A Cycle of Grace

… thinking about something, making a commitment to change, failing in the commitment, making a new commitment to change, failing again … On and on the cycle goes. Fortunately for all of us, God is very, very patient. He will continue calling to us, He will shout when He must, and He will always welcome us back with loving, nonjudgmental arms.

Excerpted from To Heaven and Back by Mary C. Neal, MD

Daily Reflection:

How have you experienced the cycle of God’s grace and unending love?

Hearing the Father’s Voice

The beauty and power of a Voice from Home—that’s what this book is about. You may or may not be aware that during Christ’s life on earth, He heard a Voice from Home three separate times. And it was not just any old heavenly voice; it was His Father’s voice. Now certainly Jesus was in constant communication with His Father in heaven. We get glimpses of this throughout the Gospels. We know that Jesus did only what He saw the Father doing (see John 5:19). We know Jesus knew that His Father was with Him: “The one who sent me is with me; he has not left me alone, for I always do what pleases him” ( John 8:29).

But on three occasions God the Father did something unique: He spoke audibly to Jesus. Yes, Jesus actually heard His [ … ]

Forgiveness: God’s Litmus Test

[Jesus’] words on forgiveness are life giving, because as we forgive those who have hurt us, we enter into a deeper understanding of God’s love and mercy, and we develop a grateful spirit that leads to a more intimate fellowship with Christ. He gives us a “fountain of living water” that really does bring life and refreshment to the deepest part of our being. Our relationship with Him becomes the focal point of our heart, and a once-callous heart toward God and others becomes a tender heart that is easily moved by the promptings of the Holy Spirit. Because our forgiveness of others is God’s litmus test of our spiritual birth and the reality of our faith in Christ, few subjects are more important to our walk with God than this one.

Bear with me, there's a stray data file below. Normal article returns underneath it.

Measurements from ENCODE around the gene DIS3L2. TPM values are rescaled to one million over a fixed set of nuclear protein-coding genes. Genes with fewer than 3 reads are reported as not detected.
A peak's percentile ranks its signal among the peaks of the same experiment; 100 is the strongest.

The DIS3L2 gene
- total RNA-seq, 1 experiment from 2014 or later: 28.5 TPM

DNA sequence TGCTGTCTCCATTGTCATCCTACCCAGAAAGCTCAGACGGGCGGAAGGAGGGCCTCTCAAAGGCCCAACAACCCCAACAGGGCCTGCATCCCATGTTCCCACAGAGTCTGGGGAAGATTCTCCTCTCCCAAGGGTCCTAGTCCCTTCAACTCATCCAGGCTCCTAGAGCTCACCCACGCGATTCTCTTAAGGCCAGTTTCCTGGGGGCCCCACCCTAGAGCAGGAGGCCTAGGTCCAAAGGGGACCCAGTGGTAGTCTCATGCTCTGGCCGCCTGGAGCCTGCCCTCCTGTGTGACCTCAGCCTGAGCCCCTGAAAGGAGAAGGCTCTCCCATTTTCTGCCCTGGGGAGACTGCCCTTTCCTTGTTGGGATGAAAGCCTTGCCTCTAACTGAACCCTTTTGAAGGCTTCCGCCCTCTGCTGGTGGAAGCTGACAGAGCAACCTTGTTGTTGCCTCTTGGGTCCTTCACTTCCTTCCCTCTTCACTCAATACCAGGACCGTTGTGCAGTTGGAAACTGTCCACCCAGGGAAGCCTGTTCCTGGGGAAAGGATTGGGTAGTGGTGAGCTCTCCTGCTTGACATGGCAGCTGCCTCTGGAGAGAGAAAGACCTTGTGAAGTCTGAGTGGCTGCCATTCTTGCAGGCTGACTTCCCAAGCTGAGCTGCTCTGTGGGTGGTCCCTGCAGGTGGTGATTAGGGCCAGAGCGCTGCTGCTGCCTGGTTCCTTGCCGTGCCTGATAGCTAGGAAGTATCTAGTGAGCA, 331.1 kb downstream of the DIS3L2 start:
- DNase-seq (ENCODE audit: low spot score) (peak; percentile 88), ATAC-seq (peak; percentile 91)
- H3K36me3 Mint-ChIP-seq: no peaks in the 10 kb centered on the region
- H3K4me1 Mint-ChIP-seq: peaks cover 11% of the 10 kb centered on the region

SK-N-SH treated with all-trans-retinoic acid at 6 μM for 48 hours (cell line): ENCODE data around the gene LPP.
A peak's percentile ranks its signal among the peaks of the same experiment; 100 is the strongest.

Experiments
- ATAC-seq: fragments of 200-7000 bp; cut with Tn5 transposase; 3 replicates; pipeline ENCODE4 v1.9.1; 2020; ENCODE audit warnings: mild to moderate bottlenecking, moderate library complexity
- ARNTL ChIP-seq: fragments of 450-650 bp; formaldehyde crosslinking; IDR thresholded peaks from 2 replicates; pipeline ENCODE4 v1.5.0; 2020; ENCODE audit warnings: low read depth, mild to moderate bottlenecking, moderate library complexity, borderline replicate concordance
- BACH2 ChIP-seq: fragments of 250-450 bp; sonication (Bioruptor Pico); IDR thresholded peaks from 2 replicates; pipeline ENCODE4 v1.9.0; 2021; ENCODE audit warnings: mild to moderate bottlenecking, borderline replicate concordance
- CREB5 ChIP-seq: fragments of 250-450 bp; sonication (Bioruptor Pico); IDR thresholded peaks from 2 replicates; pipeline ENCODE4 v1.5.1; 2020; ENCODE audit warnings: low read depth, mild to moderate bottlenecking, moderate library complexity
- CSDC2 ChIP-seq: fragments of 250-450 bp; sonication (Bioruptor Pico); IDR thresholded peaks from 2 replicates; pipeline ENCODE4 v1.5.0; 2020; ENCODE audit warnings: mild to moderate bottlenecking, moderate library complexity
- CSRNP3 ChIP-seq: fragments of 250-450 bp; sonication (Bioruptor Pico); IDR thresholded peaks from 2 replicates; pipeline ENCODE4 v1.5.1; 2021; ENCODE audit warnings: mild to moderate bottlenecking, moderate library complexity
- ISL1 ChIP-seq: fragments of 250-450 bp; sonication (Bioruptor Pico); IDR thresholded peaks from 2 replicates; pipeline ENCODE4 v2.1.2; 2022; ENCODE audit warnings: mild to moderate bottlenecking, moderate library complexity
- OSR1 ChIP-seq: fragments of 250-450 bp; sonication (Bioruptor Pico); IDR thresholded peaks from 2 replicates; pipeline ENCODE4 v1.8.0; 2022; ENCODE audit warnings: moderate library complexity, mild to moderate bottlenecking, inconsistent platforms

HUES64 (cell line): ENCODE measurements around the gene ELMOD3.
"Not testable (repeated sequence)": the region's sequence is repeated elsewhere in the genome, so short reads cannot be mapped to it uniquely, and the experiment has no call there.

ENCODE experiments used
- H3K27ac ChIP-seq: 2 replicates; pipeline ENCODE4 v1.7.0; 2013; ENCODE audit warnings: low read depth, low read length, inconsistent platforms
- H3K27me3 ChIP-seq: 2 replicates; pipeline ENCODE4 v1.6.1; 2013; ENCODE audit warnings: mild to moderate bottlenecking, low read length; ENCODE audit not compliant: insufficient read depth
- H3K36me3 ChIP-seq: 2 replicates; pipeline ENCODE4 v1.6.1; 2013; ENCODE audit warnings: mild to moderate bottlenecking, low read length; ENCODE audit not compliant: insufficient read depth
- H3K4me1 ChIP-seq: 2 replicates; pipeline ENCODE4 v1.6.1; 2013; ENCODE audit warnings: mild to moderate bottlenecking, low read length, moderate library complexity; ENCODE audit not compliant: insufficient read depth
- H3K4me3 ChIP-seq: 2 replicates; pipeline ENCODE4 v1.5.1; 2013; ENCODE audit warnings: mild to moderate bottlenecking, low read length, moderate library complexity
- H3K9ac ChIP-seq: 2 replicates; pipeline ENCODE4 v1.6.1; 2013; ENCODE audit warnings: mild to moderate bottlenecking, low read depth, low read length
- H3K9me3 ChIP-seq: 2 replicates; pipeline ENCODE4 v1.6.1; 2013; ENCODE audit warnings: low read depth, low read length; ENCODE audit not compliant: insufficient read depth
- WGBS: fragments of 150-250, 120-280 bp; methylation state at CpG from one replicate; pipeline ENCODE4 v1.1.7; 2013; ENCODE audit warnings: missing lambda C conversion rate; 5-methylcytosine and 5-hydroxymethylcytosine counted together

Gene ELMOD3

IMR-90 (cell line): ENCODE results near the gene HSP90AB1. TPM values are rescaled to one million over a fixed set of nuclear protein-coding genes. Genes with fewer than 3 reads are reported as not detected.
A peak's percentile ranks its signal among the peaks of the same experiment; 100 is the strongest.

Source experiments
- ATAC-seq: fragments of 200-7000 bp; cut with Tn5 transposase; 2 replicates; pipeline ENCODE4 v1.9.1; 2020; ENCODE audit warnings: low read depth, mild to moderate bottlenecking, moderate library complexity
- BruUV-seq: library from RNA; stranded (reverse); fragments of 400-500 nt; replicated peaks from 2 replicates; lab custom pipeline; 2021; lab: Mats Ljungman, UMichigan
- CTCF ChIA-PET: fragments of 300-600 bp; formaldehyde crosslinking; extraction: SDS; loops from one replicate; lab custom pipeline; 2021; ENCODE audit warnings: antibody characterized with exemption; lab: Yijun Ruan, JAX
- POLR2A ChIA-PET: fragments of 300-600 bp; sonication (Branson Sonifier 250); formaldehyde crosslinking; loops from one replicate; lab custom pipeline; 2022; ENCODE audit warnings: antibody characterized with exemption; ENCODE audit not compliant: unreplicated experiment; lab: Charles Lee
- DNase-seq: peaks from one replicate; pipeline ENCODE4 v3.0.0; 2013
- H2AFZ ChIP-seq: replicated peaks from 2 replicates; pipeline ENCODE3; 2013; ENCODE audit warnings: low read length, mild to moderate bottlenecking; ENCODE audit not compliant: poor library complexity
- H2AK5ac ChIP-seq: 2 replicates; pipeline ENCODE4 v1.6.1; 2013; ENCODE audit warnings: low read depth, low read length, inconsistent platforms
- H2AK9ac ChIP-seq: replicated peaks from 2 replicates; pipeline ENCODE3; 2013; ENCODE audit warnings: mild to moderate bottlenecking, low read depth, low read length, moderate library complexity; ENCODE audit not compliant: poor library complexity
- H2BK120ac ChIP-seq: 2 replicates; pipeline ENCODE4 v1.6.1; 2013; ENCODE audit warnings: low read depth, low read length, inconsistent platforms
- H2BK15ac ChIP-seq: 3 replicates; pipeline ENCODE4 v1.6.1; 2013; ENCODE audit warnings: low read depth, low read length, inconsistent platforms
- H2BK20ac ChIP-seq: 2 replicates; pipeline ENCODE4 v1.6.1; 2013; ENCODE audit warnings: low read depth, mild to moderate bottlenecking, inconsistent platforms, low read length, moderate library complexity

Excerpted from The Greatest Words Ever Spoken by [ … ]

Worship at the Cross

The cross was the Father’s determined end for His Son. The cross was God’s idea…God’s redemption plan. The cross was the way to open the door. The cross was the only way rebels could ever truly worship again.

Yes, it’s a bloodstained cross, but a wonderful cross. In fact, it’s the most beautiful thing I’ve ever seen.

The cross of Christ is a cross of healing. A place of unconditional love. A place of sweet embrace. From His cross comes salvation’s song, declaring to all that redemption is here. From it flows forgiveness free. The cross of Christ is a place of peace.
It’s the place where true worship begins.

Excerpted from Wired: For a Life of Worship by Louie Giglio

Daily Reflection:

How can you worship differently because of the cross today?

Faithful in the Mundane

My God was a carpenter’s son with calluses to prove it. He swept sawdust from the floor at the end of the day. His feet were dirty most of his life. He wiped the sweat from his brow in his Nazareth existence, and for thirty years he waited. He obeyed. He was faithful in the mundane.

We don’t hear much about this part of Jesus’ life. There aren’t many verses dedicated to it, so we concentrate on the big events: the incarnation, the healings, his crucifixion and resurrection. But Jesus was not just biding time on his journey through the ordinary. God had an eternal purpose for the dust and troubles that prepared Jesus for the path of suffering ahead. I believe he has a purpose for the dust you and I encounter today.

Excerpted from At the Corner of [ … ]